Ferguson talks politics at LaGrange College

Published 6:11 pm Monday, February 25, 2019

Congressman Drew Ferguson spoke to a group of LaGrange College students Thursday afternoon, discussing the ins and outs of his role in Washington, D.C. as well as the challenges and fulfillment he finds in the job while attempting to navigate the bi-partisan landscape in the nation’s capital. Ferguson was introduced by former LaGrange Mayor Jeff Lukken, who worked with Ferguson when Ferguson was the mayor of West Point. Lukken detailed Ferguson’s success in the political realm.

“He was elected mayor of West Point in 2008 and set out with several guiding principles,” Lukken said. “I worked with him some in politics and he was a true leader and visionary. Drew wanted to make sure that he improved the education system in West Point, that he cut taxes, redevelop the downtown and he wanted to do as much as he could to end the cycle of poverty in West Point. He brought those same principles with him when he was elected and went to Washington.”

Ferguson currently serves as the US Representative for Georgia’s 3rd congressional district, a district that includes 13 counties in west-central Georgia. During his talk, he touched on a host of topics, including his thoughts on the importance of broadband internet, the differences between the perceptions of Washington versus the reality and his thoughts on the current national conversation surrounding immigration and border security.

Email newsletter signup

“When you get to D.C., it is very different than you might imagine it to be,” Ferguson said. “The conversations that we have in the House of Representatives are very different than a lot of what you see on TV. I bet your impression is that we walk onto the house floor and a WWF match breaks out. It’s not like that.”

Ferguson noted that more bi-partisan bills were signed into law last year than in any of the last 50 years.

Ferguson said one of the areas of focus for the House this year will be a bi-partisan focus on lowering the cost of prescription drugs.

“Everybody now recognizes that the cost of that final product is entirely too high,” Ferguson said. “We’ve got to drive that down.”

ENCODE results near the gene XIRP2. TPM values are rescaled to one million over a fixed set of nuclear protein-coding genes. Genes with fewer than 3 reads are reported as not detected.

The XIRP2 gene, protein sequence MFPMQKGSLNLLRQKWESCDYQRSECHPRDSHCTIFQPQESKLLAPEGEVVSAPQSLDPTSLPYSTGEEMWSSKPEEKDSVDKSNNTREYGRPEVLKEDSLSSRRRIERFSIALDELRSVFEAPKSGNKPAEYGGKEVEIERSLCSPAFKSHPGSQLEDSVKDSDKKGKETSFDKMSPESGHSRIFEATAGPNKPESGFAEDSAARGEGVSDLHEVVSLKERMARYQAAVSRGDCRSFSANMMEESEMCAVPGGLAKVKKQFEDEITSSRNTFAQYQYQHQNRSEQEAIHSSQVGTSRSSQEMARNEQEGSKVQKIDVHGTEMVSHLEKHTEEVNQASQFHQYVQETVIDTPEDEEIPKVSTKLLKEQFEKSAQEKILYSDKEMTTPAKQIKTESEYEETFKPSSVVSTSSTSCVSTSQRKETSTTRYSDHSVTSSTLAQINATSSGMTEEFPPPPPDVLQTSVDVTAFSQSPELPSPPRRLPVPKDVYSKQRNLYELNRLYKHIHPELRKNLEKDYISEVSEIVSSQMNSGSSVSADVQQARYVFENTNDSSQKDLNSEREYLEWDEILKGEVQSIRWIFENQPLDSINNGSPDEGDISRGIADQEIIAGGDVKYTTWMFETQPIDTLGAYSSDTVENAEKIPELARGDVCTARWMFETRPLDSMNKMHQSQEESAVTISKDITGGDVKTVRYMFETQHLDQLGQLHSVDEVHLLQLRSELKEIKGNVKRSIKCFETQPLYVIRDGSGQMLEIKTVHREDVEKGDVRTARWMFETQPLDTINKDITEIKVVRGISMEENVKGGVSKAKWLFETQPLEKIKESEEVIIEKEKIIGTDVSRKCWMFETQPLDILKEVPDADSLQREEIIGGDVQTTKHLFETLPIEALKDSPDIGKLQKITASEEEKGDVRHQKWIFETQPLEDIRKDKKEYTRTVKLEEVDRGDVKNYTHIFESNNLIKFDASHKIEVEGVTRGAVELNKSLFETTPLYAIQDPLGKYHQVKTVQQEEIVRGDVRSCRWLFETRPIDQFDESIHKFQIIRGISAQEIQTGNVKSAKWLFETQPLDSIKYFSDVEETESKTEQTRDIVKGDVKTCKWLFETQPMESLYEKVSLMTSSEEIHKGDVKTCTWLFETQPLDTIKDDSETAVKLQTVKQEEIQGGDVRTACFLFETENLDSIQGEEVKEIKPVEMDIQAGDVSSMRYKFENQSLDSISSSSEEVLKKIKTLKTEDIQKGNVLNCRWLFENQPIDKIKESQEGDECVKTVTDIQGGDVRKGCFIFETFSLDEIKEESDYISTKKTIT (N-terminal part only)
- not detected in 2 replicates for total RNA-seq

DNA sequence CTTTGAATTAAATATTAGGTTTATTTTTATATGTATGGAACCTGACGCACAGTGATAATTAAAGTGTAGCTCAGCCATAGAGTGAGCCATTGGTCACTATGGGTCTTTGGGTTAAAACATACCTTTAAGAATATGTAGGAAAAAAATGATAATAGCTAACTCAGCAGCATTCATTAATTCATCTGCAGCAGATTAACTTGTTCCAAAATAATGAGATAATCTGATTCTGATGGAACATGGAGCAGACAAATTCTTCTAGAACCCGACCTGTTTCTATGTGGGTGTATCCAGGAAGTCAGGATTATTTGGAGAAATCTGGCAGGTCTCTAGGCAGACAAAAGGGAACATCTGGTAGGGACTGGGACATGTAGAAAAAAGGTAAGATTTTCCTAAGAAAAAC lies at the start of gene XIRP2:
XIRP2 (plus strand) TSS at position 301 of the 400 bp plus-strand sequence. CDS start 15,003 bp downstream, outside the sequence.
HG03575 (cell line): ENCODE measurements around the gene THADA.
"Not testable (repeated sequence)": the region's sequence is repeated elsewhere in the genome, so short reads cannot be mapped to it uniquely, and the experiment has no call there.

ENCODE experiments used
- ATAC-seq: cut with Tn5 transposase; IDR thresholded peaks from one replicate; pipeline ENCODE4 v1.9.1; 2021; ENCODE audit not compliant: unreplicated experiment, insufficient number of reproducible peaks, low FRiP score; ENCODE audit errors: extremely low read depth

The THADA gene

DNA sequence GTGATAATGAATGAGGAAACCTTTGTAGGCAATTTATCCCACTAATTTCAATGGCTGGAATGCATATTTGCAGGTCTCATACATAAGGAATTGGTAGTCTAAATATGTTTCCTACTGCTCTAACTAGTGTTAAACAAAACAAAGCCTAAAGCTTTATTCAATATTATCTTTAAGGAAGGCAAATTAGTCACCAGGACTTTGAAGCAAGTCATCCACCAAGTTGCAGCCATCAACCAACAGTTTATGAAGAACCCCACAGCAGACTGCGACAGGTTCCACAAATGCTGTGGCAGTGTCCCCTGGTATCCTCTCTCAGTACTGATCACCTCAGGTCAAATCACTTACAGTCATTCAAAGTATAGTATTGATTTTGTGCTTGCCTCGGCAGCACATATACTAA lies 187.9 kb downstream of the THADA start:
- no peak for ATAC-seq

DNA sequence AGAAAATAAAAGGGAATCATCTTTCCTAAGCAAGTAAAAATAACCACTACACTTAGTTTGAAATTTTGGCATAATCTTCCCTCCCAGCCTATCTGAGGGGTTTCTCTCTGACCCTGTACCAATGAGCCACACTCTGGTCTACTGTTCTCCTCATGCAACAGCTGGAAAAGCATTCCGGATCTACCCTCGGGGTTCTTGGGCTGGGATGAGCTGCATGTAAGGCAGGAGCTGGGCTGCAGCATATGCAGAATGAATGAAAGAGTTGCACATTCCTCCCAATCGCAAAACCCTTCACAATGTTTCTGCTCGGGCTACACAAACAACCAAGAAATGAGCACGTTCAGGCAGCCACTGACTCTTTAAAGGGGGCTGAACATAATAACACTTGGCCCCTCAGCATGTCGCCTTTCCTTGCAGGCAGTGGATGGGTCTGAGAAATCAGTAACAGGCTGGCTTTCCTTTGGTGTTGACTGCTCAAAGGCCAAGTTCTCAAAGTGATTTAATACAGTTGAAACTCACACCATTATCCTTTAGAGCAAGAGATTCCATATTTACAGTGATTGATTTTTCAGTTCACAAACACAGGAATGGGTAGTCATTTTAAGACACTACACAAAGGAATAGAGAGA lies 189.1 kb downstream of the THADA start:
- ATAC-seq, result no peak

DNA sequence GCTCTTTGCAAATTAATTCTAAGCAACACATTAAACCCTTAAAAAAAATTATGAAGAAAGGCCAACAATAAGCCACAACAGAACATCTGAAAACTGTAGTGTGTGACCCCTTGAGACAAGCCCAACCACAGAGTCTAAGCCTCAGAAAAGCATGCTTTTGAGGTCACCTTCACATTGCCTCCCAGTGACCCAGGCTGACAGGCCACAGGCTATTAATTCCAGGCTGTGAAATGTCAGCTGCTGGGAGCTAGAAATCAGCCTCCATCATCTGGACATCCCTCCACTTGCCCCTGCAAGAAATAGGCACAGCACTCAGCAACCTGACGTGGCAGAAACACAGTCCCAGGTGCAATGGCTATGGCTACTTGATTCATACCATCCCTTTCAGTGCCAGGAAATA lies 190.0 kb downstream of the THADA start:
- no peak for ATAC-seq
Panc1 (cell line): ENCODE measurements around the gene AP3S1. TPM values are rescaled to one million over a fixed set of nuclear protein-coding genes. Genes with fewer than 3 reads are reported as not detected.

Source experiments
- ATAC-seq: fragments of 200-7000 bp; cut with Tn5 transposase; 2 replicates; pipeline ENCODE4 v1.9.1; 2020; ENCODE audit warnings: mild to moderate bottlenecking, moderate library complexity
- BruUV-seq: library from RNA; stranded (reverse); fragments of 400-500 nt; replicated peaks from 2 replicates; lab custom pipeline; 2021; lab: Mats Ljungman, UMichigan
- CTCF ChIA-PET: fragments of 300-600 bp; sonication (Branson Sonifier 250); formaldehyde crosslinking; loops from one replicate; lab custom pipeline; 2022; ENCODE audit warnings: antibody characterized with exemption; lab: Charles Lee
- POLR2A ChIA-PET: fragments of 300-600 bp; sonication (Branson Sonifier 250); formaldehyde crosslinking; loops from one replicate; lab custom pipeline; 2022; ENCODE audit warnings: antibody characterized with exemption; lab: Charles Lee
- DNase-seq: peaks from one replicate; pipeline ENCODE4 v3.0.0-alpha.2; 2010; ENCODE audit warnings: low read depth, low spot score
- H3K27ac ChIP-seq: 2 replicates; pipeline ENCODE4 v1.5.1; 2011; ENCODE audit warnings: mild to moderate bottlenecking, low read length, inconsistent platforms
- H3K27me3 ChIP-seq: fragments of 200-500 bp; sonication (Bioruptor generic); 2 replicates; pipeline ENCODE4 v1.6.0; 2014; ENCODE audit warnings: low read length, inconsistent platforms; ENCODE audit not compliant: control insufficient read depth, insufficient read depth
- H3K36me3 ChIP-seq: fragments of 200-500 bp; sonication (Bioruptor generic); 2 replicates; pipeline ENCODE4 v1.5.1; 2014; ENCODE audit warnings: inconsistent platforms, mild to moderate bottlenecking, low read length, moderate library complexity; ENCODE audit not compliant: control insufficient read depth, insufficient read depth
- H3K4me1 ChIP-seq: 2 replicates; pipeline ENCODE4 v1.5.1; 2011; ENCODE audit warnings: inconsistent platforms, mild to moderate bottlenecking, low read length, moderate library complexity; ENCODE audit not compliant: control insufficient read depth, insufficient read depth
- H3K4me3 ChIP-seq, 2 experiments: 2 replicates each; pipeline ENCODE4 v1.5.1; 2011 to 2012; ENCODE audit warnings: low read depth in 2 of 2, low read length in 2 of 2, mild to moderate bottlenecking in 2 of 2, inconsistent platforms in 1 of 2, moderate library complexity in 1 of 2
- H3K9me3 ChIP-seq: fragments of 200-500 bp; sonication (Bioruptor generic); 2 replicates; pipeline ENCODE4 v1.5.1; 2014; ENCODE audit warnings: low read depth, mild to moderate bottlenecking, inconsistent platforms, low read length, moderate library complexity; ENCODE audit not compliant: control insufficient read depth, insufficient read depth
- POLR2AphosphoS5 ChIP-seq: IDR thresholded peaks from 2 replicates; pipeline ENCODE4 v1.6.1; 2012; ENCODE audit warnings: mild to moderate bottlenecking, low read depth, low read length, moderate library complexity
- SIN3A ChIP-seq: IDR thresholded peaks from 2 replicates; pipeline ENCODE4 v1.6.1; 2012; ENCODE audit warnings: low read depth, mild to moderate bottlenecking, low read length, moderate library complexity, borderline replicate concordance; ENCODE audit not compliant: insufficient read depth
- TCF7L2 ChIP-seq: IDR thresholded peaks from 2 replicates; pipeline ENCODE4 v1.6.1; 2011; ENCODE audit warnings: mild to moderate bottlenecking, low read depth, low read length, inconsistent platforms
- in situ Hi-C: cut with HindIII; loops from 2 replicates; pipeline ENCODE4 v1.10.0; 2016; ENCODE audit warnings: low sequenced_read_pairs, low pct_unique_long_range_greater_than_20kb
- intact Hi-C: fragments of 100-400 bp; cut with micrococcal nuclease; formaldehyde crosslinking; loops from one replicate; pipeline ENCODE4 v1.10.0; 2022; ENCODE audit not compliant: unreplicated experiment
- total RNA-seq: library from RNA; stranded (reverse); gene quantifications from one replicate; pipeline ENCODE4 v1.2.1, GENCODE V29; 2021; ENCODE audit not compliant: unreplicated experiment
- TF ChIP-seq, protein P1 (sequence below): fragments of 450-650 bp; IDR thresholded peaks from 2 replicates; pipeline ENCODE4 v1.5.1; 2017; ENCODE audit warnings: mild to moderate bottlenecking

While also mentioning a focus on fixing Social Security and improving road infrastructure, Ferguson made it clear one of his priorities is increasing access to broadband internet in rural communities in an effort to ensure the economic gap between rural and urban areas does not continue to widen.

“One of the biggest infrastructure items we have to deal with is access to broadband internet,” Ferguson said. “If we don’t continue to expand broadband internet into rural America, we will continue to turn rural America into the nation’s next inner city.

“When you look at where poverty is growing the fastest, where education is struggling, where the highest rates of drug addiction are and where this is a lack of economic opportunity, it’s in our rural communities,” Ferguson continued. “All the success we’re seeing in other parts of the country are not getting translated into the rural communities, and the biggest factor is there is a lack of access to broadband.”

Ferguson also mentioned one of the more hotly debated topics of the moment in Washington is the recent national emergency declaration by President Trump, done in an effort to circumvent Congress and fund a border wall along the country’s southern border. Ferguson shared concerns over this strategy, stating he believes it sets a dangerous precedent for the future.

“It’s a real concern of mine,” Ferguson said. “What happens when there is a president that has a policy that I adamantly disagree with who declares a national emergency, and runs roughshod over the legislative process? You’ve got a broad base of folks that don’t think that’s the right way to go, because it sets a very, very bad precedent, and it takes power away from Congress.”

Ferguson added that, while debates can turn lively and intense, he feels the conversation taking place in Washington is overwhelmingly positive.

“You will always see tough, loud discussion on America’s important issues,” Ferguson said. “That’s fine, that’s what we should be doing. I want everybody to know there is a lot of really good work by a lot of really good men and women on both sides of the aisle trying to represent the country’s 435 districts.”